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UK property transactions fell four per cent in February as the fall out from last September’s mini budget continued to drive down the UK’s housing market.
Sales of residential property fell 18 per cent during the year with just 76,920 transaction across the UK, as buyers were forced to deal with higher borrowing costs as a result of higher interest rates.
“Today’s figures reflect the air of reservation from homebuyers that followed Liz Truss’ time in power and the mini-budget fallout which then began,” said Nick Leeming, chairman of estate agent Jackson-Stops.
After Prime Minister Liz Truss’ mini budget last September mortgage rates shot up to 6.65 per cent.
Alongside soaring inflation and fears that the UK would enter a recession, higher rates helped add to housing market volatility and appeared to slow down the sale process.
Figures from Halifax have shown that the cost of securing a house deposit soared 32 per cent in the last year- making the prospect of owning a home even more inaccessible for prospective buyers.
“Residential property transactions remained subdued in February as the fallout from last year’s mortgage market turmoil continues to feed into completed sales, though numbers remain at more than 90 per cent of their pre-pandemic levels for the month,” said Frances McDonald, director of residential research at Savills.
He continued: “Lead indicators suggest that this slowdown is likely to continue as mortgage approvals in January were 41 per cent below their pre-Covid average for the month, according to the Bank of England. However, total agreed sales remain surprisingly robust, at 93 per cent of their pre-pandemic level in January, according to TwentyCi.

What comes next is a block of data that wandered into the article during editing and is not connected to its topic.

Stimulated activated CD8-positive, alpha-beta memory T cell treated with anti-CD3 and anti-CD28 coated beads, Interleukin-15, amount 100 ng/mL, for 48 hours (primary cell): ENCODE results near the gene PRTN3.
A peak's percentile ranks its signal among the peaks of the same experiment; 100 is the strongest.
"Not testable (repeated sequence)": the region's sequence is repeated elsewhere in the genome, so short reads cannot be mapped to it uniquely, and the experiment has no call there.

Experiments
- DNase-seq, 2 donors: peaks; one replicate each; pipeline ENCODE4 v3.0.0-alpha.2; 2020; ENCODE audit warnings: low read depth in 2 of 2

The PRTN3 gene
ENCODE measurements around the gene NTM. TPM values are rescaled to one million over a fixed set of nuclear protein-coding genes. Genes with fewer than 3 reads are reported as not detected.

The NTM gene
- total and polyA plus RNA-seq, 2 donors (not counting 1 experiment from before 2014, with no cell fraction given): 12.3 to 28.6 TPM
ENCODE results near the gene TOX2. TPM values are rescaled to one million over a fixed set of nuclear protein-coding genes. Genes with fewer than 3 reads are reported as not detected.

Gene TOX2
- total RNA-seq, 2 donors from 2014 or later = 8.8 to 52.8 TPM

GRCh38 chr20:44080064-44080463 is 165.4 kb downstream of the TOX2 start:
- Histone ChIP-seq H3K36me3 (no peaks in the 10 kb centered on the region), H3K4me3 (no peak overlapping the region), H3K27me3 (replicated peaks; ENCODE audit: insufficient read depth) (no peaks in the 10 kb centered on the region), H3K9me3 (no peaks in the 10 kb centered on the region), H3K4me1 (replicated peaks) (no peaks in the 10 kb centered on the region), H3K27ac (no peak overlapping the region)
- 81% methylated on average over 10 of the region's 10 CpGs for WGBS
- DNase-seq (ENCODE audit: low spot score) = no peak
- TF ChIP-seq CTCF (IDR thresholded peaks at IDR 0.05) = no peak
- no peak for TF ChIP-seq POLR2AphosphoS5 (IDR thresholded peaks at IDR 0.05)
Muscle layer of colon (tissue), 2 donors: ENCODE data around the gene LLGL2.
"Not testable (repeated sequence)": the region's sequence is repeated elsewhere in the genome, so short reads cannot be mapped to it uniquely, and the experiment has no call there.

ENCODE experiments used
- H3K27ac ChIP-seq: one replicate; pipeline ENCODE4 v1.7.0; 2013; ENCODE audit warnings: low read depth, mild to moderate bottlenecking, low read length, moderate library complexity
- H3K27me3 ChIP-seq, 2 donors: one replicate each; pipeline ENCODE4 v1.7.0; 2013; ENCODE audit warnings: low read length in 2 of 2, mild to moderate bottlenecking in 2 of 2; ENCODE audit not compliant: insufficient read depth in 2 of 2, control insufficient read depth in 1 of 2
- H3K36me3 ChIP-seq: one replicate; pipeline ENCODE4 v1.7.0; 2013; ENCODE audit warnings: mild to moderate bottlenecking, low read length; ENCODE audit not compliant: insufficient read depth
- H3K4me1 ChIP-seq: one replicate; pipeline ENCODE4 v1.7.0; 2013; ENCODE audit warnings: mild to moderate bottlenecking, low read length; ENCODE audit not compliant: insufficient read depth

“This suggests that cash buyers are supporting overall transaction levels and are continuing to take a greater share of the market, particularly at the top end, which is in line with our forecasts for this year.”
Jeremy Leaf, north London estate agent and a former RICS residential chairman, said the more stable picture in transactions after successive falls underlines the impact on the housing market of September’s mini Budget, which has not quite run its course.
He added: “These figures are a better indication of activity over the past few months than house prices. Confidence has slowly returned, now that interest rates and inflation are starting to fall, while the market is less competitive and more price sensitive. Many are encouraged to dip a toe in the water after failing to find a property in the stamp duty holiday-inspired frenzy.”
Mark Harris, chief executive of mortgage broker SPF Private Clients, said: “Transaction numbers may have dipped year-on-year given uncertainty around mortgage rates in particular.
“After years of little movement in rates, borrowers are becoming accustomed to volatility in the mortgage market, with the chance of a hold in base rate at the next Bank of England meeting now more likely on the back of recent turmoil in the banking industry.
“Swap rates, which underpin the pricing of fixed-rate mortgages, have started falling again, and a number of high-profile lenders have reduced fixed rates, including Santander, which is launching a sub-4 per cent five-year fix today.
“Borrowers may be tempted to wait for rates to fall further but there is a danger that they might not and trying to predict interest rates can be a dangerous game. Seeking advice from a whole-of-market broker as to the options available is crucial.”